Making the Pear Bass

Discussion in 'Basses [DB]' started by Ken McKay, May 16, 2005.

  1. :help: As some of you know I am in the process of building a a pear shaped bass. I mailed the plan to Paul Warburton who approved of the design and signed off :) As many of you know this shape is seen in many of the finest orchestras in the world... or so I am told. I really liked the shape and idea of building a bass of this type. I am making it as an orchestra bass with some solo characteristics. The emphasis will be on a dark, full sound with some brightness. I don't know what size to call it but the string length is 42.5 inches and it will have a wide lower bout and a narrow upper. I tried to hang up the full sized plan and photograph it but it didn't turn out too clear. So take a look at the rib bending form to get an idea of its shape.

    I really don't know how it will turn out but I am just going to plug away and build the thing as best I can.

    I thought it might be interesting for some of you to follow along a bit as I construct the Pear Bass. And since there is a serious contingent of bass luthiers here, I though I would just ask them right here instead of privately as I have in the past.

    I haven't got too far but do have the wood chosen and aclimating to my shop for a month or so. I keep it 45% relative humidity in there.

    I sawed the rib stock from 4/4 Red Maple that is very nicely figured. I resawed the back from 8/4 RM with a little better figure than the back. The top has been bookmatched in half. It is Engelmann Spruce that I got from Fred Lyman about 13 years ago in a trade. He got the old crappy church bass, I got as much wood as I could carry in my stationwagon. BTW if anyone knows how Fred is doing I would love to know. I hope he is well.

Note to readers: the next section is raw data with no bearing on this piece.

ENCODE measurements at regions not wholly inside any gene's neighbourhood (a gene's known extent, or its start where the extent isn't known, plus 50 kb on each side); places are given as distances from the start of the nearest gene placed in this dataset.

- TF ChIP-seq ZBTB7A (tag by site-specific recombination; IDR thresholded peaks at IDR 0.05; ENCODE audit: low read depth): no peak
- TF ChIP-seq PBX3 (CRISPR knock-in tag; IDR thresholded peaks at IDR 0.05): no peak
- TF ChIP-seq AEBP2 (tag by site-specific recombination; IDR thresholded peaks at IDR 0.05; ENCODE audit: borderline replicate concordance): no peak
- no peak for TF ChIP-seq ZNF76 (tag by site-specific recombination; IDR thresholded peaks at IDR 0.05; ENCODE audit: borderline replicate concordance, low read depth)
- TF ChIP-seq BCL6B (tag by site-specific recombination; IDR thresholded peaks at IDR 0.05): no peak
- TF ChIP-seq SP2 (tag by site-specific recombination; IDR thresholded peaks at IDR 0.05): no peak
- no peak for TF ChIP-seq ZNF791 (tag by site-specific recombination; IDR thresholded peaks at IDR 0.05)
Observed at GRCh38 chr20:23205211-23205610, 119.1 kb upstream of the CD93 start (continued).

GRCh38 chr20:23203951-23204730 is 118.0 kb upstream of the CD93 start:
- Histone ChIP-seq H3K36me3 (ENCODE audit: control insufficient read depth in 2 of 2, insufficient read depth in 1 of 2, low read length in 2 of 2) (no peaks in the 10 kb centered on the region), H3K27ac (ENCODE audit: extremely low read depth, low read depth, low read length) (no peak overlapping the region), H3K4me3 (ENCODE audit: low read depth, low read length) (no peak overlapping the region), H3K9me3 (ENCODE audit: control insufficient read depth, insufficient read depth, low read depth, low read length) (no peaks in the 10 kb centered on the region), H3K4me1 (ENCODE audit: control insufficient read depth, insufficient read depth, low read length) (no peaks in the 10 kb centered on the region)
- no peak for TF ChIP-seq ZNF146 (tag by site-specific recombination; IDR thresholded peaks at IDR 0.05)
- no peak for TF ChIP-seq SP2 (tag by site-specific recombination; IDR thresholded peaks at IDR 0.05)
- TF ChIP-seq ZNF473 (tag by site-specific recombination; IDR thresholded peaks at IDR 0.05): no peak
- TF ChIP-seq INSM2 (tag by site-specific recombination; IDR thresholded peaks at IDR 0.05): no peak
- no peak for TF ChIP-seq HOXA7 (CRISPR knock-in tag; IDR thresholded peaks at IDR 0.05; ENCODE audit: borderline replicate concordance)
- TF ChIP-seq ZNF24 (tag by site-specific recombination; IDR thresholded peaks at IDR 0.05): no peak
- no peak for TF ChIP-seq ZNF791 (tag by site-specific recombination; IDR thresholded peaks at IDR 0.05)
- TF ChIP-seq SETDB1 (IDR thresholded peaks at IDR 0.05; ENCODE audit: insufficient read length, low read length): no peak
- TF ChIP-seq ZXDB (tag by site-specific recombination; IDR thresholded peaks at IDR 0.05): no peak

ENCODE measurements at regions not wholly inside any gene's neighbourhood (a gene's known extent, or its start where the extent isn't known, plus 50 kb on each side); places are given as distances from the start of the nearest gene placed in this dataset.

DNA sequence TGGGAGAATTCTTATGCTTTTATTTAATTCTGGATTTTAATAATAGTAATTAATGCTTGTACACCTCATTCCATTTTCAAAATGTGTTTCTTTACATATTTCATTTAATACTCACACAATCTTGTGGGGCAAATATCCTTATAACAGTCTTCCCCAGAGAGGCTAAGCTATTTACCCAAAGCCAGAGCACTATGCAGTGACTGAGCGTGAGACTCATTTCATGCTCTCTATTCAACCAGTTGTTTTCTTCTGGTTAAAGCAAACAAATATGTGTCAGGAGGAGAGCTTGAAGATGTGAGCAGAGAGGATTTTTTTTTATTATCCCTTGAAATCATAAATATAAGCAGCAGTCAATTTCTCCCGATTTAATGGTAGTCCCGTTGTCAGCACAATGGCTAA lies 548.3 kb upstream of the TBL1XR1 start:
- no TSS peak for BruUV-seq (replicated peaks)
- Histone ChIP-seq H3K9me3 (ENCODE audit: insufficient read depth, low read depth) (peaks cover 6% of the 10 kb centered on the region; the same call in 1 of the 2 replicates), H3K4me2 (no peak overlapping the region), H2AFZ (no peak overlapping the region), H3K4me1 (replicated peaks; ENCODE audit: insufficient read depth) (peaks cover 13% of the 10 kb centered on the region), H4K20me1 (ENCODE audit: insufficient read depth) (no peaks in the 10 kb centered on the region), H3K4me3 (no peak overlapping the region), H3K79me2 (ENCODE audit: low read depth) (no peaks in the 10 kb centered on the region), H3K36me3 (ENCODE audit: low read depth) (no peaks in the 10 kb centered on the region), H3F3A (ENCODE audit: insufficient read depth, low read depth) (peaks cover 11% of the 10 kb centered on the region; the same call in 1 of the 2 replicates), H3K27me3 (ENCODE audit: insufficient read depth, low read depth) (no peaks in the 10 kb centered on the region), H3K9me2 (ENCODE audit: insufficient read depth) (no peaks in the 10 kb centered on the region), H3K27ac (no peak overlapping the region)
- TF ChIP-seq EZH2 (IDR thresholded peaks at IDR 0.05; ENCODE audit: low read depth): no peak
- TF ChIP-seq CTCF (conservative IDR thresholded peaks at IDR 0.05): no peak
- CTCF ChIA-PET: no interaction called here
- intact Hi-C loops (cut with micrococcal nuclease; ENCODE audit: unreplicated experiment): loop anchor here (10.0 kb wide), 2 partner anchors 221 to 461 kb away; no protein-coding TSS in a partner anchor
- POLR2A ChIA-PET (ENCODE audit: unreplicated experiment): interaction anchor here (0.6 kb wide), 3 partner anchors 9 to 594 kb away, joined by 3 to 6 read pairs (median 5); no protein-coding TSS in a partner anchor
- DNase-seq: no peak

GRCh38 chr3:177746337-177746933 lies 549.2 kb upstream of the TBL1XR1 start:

First question for the luthiers: Arnold, Jeff and Nick...

    I have the blocks made, connected to the "false back" which is ramped like the back will be, ready to accept the sides. The sides are thicknessed, bent and cut to profile ready to glue.

    I am planning on putting rib cross braces at the places on the "false back" mold where the upright supports are located (see photo). Is this sufficient to prevent crack spreads or should I space them closer with more? What dimensions should they be. Flat wide ( 3mm thick and about 25mm wide or thin narrow (5mm wide 12 mm thick)? I am using spruce.
  2. I, for one, will be interested to watch this project progress.

    Practicality question:
    How does one carry a pear shaped bass? Normally I would carry a bass by turning it so the G side rib is toward me then grabbing it under the top corner of the E side C bout. Obviously that won't be possible with a bass with no C bout.
  3. Ed Fuqua

    Ed Fuqua

    Dec 13, 1999
    Chuck Sher publishes my book, WALKING BASSICS:The Fundamentals of Jazz Bass Playing.
    Forgive my ignorance, but don't they call that "guitar shaped"?
  4. nicklloyd

    nicklloyd Supporting Member/Luthier

    Jan 27, 2002
    Cincinnati, Ohio
    so you aren't using an inside mold. neat. the pictures are a little fuzzy, but it looks like you have a neck block and a bottom block, and then these "rib cross braces" in lieu of corner blocks (because you have no corners)... how many of these rib-braces will you end up with?

    my thoughts would be to make them 5 mm thick x 25 mm wide. how thick are the ribs? cracks seem to occur first in the weakest part of the rib: the flatter areas with very little curve. have you thought about using linen, as well as spruce?

    just curious- is this your first bass?
  5. I have heard this type of instrument called guitarshaped and cornerless but I think it looks like a pear. I make guitars too and the upper bout is so much wider in proportion than this pear shaped instrument. So ... guitarshaped is probably more correct.